A sales agent acts on your behalf in the overseas market and is paid a commission for any sales they make. The key benefit of using an overseas sales agent is that you get the advantage of their extensive knowledge of the target market.
However, while there are clear benefits, agency relationships can have their downsides too.
- You avoid the recruitment, training and payroll costs of using your own employees to enter an overseas market.
- An agent should be well placed to identify and exploit opportunities. â€¢Your agent should already have solid relationships with potential buyers – it might take you some time to build up your own contacts.
Getting the relationship right
Make sure you get an agent with experience of selling your type of products and who has potential buyers interested in the kind of goods you sell. Otherwise, you risk tying yourself into an unproductive relationship.
Using an overseas distributor
A distributor buys your goods from you and then takes full responsibility for selling them on in the overseas market. While the role of a sales agent is to find you customers, a distributor is your customer.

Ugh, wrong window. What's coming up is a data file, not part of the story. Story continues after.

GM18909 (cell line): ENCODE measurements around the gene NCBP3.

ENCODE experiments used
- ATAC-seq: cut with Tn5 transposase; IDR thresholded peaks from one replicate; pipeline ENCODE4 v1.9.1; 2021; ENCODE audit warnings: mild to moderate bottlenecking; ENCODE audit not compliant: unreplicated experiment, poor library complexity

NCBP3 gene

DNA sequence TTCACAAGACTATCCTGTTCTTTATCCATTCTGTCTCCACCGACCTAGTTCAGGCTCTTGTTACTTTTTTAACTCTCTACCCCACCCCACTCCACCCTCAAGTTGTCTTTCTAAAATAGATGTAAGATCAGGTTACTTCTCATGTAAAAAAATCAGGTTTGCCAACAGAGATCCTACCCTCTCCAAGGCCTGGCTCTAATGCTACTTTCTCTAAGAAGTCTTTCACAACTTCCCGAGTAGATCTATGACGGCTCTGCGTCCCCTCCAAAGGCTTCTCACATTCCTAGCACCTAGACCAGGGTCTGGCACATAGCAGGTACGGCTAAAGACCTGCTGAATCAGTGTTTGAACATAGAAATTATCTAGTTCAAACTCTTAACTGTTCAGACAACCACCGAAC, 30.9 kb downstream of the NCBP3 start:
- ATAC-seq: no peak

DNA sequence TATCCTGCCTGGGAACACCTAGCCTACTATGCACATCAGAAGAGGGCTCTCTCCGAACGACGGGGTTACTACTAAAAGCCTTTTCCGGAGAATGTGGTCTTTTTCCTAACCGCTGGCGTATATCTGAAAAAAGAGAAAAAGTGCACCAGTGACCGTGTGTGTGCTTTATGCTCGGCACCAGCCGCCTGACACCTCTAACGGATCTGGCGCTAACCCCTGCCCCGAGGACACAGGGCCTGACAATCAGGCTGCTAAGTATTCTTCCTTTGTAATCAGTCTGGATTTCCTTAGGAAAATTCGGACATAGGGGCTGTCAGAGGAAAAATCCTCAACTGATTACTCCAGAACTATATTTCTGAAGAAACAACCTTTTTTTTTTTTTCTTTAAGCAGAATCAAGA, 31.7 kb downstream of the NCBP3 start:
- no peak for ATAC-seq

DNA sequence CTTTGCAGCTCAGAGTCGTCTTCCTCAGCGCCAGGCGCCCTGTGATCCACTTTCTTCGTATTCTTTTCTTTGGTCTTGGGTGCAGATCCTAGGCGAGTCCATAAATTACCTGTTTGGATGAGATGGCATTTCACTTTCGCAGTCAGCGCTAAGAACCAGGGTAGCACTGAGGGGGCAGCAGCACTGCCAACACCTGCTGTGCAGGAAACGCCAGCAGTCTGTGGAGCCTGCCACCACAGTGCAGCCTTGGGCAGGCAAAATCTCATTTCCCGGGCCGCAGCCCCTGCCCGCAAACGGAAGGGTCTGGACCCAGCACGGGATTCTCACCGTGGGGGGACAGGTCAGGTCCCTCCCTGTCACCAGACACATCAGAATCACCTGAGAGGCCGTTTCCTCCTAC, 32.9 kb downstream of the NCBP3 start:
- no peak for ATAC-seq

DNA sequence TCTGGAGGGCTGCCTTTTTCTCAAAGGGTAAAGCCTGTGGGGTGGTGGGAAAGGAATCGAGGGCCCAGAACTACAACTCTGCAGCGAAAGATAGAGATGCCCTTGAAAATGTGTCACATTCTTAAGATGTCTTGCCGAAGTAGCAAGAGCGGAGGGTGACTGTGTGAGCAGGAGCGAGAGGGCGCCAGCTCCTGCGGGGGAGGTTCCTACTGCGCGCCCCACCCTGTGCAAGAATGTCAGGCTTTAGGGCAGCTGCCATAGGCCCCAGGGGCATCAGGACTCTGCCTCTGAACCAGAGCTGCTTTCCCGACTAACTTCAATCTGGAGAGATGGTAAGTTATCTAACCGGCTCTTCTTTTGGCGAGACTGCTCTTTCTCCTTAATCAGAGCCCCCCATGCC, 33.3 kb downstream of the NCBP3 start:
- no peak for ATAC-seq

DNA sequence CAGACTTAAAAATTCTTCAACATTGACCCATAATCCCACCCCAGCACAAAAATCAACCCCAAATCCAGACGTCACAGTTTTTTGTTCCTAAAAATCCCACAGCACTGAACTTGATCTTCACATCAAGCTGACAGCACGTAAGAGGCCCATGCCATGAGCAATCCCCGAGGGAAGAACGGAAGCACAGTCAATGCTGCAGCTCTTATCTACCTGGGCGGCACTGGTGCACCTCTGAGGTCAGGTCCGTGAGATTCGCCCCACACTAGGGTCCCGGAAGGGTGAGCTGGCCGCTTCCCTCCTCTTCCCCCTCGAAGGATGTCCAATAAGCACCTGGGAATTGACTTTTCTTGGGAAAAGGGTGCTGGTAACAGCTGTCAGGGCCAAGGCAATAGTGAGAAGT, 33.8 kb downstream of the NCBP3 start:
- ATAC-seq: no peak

- The main advantage of using a distributor is simplicity. Distributors enable you to access international markets while avoiding logistics issues and many trade-related risks. â€¢The distributor is usually responsible for the shipment of goods, and the accompanying customs formalities and paperwork.
Finding and choosing overseas agents and distributors
Make sure you research before selecting an agent or distributor. Draw up a shortlist of at least three, then carefully compare what each can do for you.
Where to find agents and distributors
There are many organisations that can help you with your search, including:
- trade associations covering your sector
- your local Chamber of Commerce
- the Chambers of Commerce in your target country
Contracting with overseas agents and distributors
Make sure any agreement with an agent or distributor is formalised in a clear written contract. This will reduce the chances of disagreements or problems arising later. It’s worth seeking expert advice – from a lawyer with trade-related experience. Make sure you understand every part of the contract.